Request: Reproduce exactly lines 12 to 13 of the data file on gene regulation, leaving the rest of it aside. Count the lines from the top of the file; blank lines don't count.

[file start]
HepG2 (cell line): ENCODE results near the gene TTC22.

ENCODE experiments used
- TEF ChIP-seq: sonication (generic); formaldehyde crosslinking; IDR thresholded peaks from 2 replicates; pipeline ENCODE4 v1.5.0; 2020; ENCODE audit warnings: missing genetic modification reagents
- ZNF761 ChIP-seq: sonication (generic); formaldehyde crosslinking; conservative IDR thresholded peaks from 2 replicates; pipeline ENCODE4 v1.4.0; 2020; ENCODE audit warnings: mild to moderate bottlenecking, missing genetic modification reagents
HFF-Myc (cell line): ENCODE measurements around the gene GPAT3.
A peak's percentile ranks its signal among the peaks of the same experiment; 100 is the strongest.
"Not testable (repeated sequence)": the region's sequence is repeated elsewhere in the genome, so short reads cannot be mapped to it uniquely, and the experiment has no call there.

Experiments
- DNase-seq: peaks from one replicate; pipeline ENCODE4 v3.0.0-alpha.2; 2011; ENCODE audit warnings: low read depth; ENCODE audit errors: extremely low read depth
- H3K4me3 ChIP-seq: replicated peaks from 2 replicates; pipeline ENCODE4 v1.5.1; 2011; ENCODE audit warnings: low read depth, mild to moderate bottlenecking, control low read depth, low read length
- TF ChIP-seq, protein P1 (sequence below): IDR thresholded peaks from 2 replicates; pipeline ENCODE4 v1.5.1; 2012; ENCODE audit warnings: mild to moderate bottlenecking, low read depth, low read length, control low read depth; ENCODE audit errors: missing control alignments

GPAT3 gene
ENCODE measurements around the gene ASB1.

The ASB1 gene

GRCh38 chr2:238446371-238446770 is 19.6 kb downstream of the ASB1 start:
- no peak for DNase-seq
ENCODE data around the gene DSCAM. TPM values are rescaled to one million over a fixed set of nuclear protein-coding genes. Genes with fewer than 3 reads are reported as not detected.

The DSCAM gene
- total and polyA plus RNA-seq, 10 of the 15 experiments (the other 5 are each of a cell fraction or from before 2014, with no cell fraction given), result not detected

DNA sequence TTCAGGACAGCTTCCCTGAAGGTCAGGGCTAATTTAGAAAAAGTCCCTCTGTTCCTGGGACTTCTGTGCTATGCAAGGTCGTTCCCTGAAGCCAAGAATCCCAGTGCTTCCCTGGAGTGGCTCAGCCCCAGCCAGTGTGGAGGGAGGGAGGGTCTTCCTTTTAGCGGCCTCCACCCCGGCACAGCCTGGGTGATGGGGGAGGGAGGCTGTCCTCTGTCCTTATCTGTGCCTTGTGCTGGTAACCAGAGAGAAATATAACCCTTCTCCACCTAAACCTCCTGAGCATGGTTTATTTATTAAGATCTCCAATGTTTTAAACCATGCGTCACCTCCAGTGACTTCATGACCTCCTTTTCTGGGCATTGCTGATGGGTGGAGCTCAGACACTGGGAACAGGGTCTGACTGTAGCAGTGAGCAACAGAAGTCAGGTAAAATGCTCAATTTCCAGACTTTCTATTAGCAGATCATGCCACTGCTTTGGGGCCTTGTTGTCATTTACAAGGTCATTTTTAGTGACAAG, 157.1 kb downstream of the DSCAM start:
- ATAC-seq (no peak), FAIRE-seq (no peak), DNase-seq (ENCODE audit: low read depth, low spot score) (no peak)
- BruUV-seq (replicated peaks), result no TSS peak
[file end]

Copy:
GPAT3 gene
ENCODE measurements around the gene ASB1.